USA Today subscribers all over the United States got a glimpse of South Dakota, when a Jackrabbit, well-known around these parts, stared back at them Thursday morning. South Dakota State University and its mascot made the front page of the national Newspaper.
It urged readers to not dismiss the school, though it was up against some tough challengers.
It called SDSU a, "cinderella-in-waiting," and said the Jackrabbits would, "blow up the brackets." Though countless people saw the headline, this feat is not big news to the man who coached one of SDSU's star players.
"I just think the kid loves playing the game," Gregg Martig, Nate Wolters' Former Coach, said.
Via Skype, Martig said Wolters was a small, shy kid; but he noticed a talent for basketball when Wolters was growing up. He made the jump from eighth grade to the Varsity Basketball team right away during his freshman year of high school. He then brought his game from kids' stuff to a possible career toward his junior and senior years.
"As a coach, you bet, you want to see your kids succeed and he has the opportunity this spring to reach the highest level and hopefully get drafted in the NBA," Martig said.
Martig, who is now the head football coach, assistant mens' basketball coach, and baseball coach at Minnesota's St. Cloud Tech High School, only coached the SDSU Point Guard during his freshman year. Martig gives most of the credit to Randy Jordan, who coached Wolters for three years in high school. Jordan now coaches in Stillwater, MN, and was unable to Skype with KELOLAND News, but has kept an eye on Wolters.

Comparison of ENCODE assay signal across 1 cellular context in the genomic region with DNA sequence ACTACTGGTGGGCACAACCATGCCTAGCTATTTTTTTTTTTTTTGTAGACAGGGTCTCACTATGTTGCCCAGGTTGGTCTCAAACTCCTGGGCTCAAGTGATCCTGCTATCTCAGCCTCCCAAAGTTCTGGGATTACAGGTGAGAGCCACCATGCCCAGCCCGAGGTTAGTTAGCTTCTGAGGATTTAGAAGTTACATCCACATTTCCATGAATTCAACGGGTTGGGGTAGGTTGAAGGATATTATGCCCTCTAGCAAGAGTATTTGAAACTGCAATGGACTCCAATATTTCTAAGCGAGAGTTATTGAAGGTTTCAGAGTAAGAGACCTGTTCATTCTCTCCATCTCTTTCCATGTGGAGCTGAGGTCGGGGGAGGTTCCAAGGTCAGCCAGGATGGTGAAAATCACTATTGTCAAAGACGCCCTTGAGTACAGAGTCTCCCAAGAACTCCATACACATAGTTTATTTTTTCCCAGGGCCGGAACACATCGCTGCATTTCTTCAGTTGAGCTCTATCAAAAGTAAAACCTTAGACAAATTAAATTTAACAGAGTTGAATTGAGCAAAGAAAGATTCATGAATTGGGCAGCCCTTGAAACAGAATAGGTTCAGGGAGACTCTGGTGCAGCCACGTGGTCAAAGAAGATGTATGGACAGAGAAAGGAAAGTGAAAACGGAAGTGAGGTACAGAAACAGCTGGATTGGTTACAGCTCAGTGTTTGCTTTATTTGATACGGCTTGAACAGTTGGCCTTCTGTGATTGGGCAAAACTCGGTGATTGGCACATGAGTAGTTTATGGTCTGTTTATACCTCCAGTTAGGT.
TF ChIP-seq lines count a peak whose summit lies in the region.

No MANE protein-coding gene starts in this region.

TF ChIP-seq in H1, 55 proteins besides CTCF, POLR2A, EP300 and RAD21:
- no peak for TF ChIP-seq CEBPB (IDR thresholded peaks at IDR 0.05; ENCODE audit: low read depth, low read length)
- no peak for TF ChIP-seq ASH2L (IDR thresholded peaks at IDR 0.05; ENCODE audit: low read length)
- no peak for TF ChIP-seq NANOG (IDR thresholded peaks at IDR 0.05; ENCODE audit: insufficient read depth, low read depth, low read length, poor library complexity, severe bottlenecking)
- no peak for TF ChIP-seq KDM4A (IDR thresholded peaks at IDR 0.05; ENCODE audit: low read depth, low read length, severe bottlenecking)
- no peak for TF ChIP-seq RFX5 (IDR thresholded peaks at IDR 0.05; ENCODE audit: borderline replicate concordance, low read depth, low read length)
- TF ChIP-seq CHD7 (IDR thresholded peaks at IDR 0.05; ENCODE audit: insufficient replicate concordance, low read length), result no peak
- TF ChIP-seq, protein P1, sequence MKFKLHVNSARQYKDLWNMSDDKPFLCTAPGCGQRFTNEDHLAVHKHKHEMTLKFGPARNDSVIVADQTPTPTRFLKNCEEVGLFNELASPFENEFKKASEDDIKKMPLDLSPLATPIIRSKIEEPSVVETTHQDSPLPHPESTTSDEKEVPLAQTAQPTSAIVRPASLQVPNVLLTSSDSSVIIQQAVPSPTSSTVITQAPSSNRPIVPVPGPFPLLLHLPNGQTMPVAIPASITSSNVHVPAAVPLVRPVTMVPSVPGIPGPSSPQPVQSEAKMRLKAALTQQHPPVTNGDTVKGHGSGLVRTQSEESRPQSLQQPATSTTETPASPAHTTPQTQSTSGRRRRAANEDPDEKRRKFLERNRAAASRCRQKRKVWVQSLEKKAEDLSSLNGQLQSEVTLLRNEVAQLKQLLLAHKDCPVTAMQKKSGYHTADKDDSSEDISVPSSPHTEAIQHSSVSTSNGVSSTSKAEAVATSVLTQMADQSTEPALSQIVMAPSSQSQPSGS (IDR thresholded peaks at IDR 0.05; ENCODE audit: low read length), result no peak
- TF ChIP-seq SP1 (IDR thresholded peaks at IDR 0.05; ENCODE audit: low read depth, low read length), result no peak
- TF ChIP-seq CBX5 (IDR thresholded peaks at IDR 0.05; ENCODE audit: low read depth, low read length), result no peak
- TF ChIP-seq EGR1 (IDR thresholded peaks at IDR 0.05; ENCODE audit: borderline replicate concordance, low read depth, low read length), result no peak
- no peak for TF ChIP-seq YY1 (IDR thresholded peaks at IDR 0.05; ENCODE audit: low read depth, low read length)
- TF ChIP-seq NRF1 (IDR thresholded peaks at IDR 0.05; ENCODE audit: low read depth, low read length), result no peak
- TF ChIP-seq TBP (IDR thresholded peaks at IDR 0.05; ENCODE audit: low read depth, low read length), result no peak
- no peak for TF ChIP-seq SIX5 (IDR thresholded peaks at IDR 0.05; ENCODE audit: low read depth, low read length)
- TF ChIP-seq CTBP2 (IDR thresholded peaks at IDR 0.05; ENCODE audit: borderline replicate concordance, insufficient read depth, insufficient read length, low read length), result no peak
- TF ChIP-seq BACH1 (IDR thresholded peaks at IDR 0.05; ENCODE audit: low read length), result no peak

"I am very proud," Jordan said, via email. "He deserves everything that is coming to him. He has worked very hard for it."
Just this last year, Jordan started noticing his former player has what it takes to get in the big leagues. Martig said Wolters always sought guidance from his coaches, but said Wolters' success dates back to the kids' stuff.
"You know, the unique thing is where he grew up in town, his parents are still there, you know he's got his own little court in the back yard, the poured concrete slab and the kid was out there anytime you'd drive by," Martig said. "He's the classical gym rat and he's put in his time."